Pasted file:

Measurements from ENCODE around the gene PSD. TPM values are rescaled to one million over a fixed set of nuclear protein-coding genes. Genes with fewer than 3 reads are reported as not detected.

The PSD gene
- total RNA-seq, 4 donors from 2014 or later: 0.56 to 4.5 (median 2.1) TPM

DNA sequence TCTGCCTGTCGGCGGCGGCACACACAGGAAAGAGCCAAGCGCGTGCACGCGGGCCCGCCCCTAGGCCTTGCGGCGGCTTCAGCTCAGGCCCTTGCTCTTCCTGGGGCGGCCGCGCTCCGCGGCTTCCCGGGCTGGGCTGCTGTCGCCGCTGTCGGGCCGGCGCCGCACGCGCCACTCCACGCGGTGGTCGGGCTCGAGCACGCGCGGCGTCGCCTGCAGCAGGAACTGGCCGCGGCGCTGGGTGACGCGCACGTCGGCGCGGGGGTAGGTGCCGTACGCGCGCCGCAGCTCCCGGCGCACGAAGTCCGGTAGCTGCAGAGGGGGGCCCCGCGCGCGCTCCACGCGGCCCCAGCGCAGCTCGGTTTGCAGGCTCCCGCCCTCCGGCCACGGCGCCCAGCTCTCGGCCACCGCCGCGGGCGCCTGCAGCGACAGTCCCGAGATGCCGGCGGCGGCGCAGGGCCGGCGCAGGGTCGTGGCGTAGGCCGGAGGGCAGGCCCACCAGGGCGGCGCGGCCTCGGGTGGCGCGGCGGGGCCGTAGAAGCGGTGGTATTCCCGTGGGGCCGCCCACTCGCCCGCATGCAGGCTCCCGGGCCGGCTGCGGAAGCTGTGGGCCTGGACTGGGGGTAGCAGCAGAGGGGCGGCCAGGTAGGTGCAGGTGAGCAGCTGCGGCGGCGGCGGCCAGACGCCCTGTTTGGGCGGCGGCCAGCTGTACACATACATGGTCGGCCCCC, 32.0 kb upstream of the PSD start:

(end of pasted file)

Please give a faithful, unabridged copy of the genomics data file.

Measurements from ENCODE around the gene PSD. TPM values are rescaled to one million over a fixed set of nuclear protein-coding genes. Genes with fewer than 3 reads are reported as not detected.

The PSD gene
- total RNA-seq, 4 donors from 2014 or later: 0.56 to 4.5 (median 2.1) TPM

DNA sequence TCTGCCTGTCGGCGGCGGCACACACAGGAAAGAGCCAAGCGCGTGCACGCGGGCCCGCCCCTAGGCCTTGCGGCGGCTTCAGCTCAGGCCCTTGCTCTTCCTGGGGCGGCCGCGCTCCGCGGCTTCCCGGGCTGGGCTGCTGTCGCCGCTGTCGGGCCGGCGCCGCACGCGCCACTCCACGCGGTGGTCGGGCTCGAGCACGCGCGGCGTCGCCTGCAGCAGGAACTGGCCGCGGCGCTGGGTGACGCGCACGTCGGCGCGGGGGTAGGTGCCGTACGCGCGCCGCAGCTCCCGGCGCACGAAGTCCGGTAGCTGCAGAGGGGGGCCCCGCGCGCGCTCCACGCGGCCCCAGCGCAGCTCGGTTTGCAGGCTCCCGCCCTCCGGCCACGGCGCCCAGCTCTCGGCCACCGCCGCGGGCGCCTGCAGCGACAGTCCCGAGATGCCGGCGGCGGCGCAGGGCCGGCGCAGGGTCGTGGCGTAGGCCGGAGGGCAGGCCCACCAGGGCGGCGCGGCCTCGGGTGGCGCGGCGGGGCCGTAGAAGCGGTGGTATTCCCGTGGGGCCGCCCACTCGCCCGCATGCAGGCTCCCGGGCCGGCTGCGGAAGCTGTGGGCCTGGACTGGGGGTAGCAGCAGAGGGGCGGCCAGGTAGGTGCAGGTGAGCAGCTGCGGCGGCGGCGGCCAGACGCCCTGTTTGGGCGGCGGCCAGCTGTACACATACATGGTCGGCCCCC, 32.0 kb upstream of the PSD start: